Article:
One day egg yolks are bad for you. The next day running is apparently bad for your knees. This is all the while your friend in nursing school tells you dietary cholesterol is bad for your heart. The concept of health and fitness has never been so nebulous and obfuscating as it is now.
What is truth? What is complete, utter BS? Its really hard to tell. Health and fitness knowledge is wrapped up in fact, opinion, and a free market system predicated on selling you product. It’s seriously hard to tell what one should really listen to. This is what makes the pursuit of health so off putting for some. Additionally, when one falls for health gimmicks or lazily programmed training plans, it can seem like the pursuit of health is pointless! The dead-ends are in abundance.
But why do some individuals just get it? How do elite athletes get to where they are? How do centenarians live for…well, a century? Have they figured out some health hack or received some special, inside info?
The answer is simply that they’ve kept trying. You wont find one successful athlete who hasn’t failed along the road to success. Those same athletes will also divulge that they’re extremely grateful for putting up with those same failures. This is because they’ve channeled those dead-ends and figured out what truly works for them. These habits, techniques, and strategies become their own personal heirlooms. Something to treasure, value, and hopefully pass on to those they coach and mentor.
Whether your a person that has established heirlooms, or have an affinity to dead-ends (the good lot of us), there is one over arching concept: health and fitness is a pursuit. Its not a guarantee or entitlement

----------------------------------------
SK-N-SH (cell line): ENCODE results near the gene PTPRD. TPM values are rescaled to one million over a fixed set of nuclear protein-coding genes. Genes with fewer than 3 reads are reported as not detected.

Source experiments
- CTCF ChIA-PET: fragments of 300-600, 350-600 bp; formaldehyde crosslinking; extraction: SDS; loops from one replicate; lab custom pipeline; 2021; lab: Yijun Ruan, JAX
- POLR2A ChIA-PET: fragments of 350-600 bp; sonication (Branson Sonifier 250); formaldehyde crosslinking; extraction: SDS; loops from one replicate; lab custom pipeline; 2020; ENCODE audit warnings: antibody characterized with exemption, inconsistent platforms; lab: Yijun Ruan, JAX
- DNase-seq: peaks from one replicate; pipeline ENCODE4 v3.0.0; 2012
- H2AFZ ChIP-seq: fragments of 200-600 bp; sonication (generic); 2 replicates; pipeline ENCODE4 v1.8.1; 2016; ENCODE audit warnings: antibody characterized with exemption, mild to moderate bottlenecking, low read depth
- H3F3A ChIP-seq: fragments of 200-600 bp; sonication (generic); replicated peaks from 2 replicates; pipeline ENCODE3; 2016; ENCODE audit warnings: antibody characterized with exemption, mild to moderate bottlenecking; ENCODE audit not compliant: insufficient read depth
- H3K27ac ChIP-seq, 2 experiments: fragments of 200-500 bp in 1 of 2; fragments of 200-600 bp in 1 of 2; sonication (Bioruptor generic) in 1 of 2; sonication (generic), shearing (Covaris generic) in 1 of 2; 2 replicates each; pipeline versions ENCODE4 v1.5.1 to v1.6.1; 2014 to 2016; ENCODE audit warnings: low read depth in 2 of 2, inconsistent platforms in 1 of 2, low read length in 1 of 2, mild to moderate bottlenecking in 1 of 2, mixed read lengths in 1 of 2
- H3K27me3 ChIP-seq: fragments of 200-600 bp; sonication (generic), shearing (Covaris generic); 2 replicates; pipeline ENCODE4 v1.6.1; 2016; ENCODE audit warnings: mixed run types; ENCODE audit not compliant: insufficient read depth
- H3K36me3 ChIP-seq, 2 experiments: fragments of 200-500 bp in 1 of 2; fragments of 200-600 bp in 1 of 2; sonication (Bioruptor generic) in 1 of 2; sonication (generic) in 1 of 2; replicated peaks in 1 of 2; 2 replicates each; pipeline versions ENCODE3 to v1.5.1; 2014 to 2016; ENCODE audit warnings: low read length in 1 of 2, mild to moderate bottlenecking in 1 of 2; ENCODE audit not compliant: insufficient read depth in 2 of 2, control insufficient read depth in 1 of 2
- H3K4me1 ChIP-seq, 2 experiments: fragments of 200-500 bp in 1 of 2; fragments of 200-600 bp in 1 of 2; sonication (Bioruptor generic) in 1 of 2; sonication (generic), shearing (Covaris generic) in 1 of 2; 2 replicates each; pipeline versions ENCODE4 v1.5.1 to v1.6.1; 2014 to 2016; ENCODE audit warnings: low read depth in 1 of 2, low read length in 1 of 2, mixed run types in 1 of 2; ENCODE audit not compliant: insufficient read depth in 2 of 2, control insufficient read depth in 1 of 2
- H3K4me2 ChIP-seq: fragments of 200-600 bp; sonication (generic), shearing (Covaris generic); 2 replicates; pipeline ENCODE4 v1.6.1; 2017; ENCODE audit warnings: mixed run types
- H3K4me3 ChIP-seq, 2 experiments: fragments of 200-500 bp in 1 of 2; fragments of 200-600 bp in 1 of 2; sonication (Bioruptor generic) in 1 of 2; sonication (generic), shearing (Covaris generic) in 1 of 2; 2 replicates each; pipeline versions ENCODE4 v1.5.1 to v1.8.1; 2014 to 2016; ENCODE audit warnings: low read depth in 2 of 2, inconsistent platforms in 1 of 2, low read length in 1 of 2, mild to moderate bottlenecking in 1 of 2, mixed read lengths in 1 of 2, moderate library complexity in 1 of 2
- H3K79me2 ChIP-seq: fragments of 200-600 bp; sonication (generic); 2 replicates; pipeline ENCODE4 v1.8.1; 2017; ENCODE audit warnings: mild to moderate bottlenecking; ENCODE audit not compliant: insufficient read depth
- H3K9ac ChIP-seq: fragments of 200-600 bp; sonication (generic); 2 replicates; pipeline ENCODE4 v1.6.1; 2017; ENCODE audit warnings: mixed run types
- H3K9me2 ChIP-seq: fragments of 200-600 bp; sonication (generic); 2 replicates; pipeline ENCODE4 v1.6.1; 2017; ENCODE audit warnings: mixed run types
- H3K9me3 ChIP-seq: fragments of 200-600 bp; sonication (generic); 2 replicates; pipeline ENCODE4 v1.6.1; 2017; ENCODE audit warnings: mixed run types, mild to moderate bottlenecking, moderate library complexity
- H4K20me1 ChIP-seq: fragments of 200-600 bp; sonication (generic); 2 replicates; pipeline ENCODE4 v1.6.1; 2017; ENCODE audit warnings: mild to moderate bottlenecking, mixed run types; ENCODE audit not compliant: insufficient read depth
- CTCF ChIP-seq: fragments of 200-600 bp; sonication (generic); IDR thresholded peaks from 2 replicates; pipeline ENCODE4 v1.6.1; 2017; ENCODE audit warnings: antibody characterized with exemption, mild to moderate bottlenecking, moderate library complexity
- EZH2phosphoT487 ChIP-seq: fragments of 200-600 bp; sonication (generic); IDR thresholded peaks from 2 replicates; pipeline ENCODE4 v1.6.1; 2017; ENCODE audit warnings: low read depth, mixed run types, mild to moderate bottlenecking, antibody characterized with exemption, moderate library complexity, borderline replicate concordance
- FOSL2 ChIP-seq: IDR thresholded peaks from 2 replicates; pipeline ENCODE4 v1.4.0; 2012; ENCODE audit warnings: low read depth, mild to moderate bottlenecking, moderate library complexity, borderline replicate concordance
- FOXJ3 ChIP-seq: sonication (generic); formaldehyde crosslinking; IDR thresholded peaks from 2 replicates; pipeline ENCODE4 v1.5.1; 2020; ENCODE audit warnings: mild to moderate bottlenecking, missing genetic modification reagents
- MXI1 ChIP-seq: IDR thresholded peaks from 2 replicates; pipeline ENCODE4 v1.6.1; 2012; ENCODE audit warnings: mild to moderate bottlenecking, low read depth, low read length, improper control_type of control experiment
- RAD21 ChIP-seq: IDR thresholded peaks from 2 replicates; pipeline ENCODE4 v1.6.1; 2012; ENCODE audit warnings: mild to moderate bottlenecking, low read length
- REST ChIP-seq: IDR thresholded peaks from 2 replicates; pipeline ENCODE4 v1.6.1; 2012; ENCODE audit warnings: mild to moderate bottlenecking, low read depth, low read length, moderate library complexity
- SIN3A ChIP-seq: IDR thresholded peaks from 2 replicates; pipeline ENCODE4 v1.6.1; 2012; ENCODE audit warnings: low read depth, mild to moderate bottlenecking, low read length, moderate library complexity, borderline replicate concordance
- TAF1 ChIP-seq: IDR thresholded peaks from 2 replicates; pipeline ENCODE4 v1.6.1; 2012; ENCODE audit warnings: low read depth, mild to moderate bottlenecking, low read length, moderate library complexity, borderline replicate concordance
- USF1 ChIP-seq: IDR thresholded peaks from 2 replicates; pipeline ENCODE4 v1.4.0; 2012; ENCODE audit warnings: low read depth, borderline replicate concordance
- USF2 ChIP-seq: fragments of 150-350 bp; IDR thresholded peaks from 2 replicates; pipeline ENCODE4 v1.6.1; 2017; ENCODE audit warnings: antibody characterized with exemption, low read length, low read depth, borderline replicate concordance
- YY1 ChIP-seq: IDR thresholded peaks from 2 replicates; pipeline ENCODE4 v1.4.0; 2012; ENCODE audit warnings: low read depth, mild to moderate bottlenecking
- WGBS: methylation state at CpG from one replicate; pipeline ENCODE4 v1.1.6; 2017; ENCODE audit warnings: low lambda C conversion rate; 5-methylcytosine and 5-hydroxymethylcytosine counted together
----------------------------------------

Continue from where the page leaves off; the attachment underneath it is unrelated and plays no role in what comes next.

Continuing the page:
However you want to conceptualize it, internalize it, make it easy for you to digest; getting to healthy is 1.) a game of optimization and 2.) in that light it’s a dynamic and ever changing landscape. That’s why its so damn important to establish basic, tried and true healthy habits and techniques (heirlooms) that are impervious to the constant barrage and waves of bullshit.
But how do we find heirlooms that guide us to become better physically, mentally, and/or spiritually? This is wholeheartedly up to the individual. It rides upon two pointing questions: How much do you want to achieve your health goals? How much can you put up with?
Forager Fitness has a few heirlooms that we implement into our programming and coaching along with our daily lives:
- 51% of the day will consist of movement.
- Prior to the agricultural revolution, movement was programmed into our daily lives as a means for survival. Hunts, creation of shelter, and evasion of predators all involved movement. It was when we brought food sources into our living areas and domesticated animals did we lose our need to MOVE.
- Do not be afraid to fail.
- Pursuits are comprised of road blocks, downhills, successes and failures. Its the failures that teach us what not to do which is the most valuable teaching tool of all. Knowing what NOT to do places us back on the path of determination. One’s display of gumption through failure is far more impressive than a string of successes.
- If it isn’t in it’s purest form, raise an eyebrow.
- This goes for food, programming, and even any type of advice. Just as you wouldn’t put engineered, processed, chemical laden food in your body, I’m sure you’d frown upon flashy, gimmicky programming touted as miracle exercise solutions. Expect more through less…bullshit.
The concept of dead-ends and heirlooms applies to all humans on the fitness and health continuum. Everyone has the ability to achieve optimal health and fitness. Keeping your head in the game, leveraging your fail-safe strategies, and having the courage to fail places you on the path to success. Rome wasn’t built in a day, and neither were your glutes…;)
Nik Roumell is an Emergency Room Nurse, Veteran, and former CrossFit Competitor. Nik studied at the University of Colorado, Colorado Springs attaining his Bachelors in Nursing Science. He is a researcher and currently developing a manuscript for his upcoming book, “America’s Health Disconnect.” Nik has a wealth of knowledge regarding medical applications of diet and fitness, physical training mentality, and chronic disease prevention.